In a future world, where geography has changed, Miami has become a city partially submerged in the sea and people pay to access a machine that allows them to sensually relive their memories and rummage through them.
The business is run by Nick (Hugh Jackman) and Emily (Thandiwe Newton), the mind researcher, she is a former cop, but everything changes with the arrival of a particular client, the mysterious and beautiful Mae (Rebecca Ferguson).
Reminiscence is a mixture of black film thriller with science fiction film that, although it is very entertaining and has a very good production and an attractive cast, in the final balance it leaves a slight flavor of something already known and perhaps better executed.
The script written by director Lisa Joy is very efficient, makes use of resources of proven effectiveness and therefore that makes it a bit predictable, but it fulfills the objective of leaving the viewer at the end discussing the decisions of the characters.
The chemistry that occurred between Jackman and Ferguson in The Great Showman is on display again and that is one of the attractions of the film.
Marina de Tavira has a small but very important role in the plot and she does it well, although she leaves the feeling that she can do better things if she is given the right projects.
Ironically, Reminiscence may be a bit forgettable, but it entertains you well for almost two hours while you watch it.
In Joel Schumacher’s thriller, a man is threatened by a sniper in a phone booth. Colin Farrell is Stuart Shepard, an agent and professional liar who receives a call at the last telephone booth in Manhattan. The person on the other end of the line threatens and manipulates you into being honest for the first time in your life. The director builds a film of perfect manufacture and that even taking place in its entirety in one place does not diminish of interest or emotion.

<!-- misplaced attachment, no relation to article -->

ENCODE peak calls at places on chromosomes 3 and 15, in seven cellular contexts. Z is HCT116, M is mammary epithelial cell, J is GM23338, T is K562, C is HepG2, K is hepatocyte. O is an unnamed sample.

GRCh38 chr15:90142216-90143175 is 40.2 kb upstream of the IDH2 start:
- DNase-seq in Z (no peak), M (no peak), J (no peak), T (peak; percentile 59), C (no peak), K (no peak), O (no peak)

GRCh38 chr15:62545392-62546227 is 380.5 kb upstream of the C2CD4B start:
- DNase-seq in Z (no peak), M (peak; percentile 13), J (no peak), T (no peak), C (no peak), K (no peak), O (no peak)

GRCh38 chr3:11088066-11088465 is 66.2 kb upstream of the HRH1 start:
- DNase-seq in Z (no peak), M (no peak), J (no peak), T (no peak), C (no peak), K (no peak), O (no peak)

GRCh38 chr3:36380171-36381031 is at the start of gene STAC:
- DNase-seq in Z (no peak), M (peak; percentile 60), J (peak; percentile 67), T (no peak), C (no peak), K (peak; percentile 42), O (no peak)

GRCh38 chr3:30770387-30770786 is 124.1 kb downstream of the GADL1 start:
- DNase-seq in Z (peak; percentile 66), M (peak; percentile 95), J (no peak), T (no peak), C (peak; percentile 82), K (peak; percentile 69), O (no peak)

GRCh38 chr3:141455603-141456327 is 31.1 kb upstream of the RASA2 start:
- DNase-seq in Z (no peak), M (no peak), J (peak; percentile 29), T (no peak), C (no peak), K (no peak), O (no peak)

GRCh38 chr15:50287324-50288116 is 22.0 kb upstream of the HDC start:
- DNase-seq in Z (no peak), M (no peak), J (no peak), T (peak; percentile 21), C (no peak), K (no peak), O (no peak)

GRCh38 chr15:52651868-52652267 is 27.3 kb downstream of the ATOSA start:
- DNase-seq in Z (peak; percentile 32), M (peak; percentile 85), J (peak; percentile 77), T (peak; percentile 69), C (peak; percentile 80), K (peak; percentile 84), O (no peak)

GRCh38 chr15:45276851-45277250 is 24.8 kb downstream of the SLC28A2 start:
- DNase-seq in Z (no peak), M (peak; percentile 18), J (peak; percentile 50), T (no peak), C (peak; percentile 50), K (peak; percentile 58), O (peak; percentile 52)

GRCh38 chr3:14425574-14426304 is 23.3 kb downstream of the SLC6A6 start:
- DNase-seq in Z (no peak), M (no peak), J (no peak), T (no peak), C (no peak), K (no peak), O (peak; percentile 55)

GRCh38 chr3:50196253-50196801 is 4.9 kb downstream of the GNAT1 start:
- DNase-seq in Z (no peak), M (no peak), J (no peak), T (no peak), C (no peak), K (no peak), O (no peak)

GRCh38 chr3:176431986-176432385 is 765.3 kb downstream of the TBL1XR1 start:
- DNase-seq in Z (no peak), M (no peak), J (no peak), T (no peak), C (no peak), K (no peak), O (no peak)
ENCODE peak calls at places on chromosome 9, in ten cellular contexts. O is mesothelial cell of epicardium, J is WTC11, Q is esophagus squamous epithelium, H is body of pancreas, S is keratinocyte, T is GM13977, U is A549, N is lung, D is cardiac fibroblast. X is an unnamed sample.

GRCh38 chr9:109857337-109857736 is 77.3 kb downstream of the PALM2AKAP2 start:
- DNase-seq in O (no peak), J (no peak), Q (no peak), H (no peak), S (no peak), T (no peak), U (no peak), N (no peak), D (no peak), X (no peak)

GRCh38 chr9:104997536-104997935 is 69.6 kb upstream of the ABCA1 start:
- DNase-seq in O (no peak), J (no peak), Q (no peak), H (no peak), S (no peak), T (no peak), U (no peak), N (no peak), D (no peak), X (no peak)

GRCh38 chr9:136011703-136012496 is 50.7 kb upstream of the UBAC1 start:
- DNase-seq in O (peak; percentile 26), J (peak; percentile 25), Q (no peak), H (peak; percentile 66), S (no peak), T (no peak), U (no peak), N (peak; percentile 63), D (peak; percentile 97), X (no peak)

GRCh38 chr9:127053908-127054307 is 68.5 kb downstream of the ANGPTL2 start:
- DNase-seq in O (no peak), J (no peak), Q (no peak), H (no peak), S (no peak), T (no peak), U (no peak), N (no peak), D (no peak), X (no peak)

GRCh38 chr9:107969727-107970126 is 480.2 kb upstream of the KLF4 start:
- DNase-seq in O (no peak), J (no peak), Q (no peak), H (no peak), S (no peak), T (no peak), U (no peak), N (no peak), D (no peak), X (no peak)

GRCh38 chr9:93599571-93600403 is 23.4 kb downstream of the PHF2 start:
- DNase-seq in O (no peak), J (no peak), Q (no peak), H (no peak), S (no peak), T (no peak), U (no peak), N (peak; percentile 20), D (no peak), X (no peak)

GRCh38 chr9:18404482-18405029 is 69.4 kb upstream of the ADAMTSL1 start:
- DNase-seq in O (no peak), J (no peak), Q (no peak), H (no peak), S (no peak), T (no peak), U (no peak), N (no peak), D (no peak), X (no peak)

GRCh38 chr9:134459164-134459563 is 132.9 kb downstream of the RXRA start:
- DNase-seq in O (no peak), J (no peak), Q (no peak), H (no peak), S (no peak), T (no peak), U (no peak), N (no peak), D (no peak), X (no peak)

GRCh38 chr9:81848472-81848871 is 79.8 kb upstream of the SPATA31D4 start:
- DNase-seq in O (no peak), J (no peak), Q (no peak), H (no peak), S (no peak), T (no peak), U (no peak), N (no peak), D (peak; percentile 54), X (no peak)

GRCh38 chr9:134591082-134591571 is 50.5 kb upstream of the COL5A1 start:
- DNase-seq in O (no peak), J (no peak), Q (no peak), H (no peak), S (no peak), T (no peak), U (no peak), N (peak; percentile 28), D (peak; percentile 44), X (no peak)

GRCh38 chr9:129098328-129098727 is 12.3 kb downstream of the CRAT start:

Part of the credit goes to Farrell, who manages to make a character likeable that in the hands of any less capable actor would be unbearable.
The cast is complemented by Forest Whitaker, Katie Holmes and Kiefer Sutherland.
With an interesting handling of editing, short duration and a very agile pace, it is the perfect option for those looking for an exciting film to watch at home.
Clint Eastwood plays Terry McCaleb, an FBI agent tasked with tracking down serial killers. A heart attack, in full persecution, forces him to retire, and two years after his last unsolved case he receives a heart transplant. The actor also directs this crime thriller with enough twists to keep it interesting for two hours, despite a predictable ending. Terry lives off the glories of the past, but an incident forces him to prove once again that he must return to his profession to prove that he is the best.
In this case, it is the appearance of Graciella (Wanda De Jesus), a Latin woman who asks her to solve the murder of her sister, who is the donor of McCaleb’s heart.
The story is well told, it does not leave loose ends, although it does tend at times to look somewhat corny, especially with the romance that Eastwood’s character lives, that the truth is not relevant.
Ultimately the film fulfills its mission of entertaining and will satisfy Eastwood fans.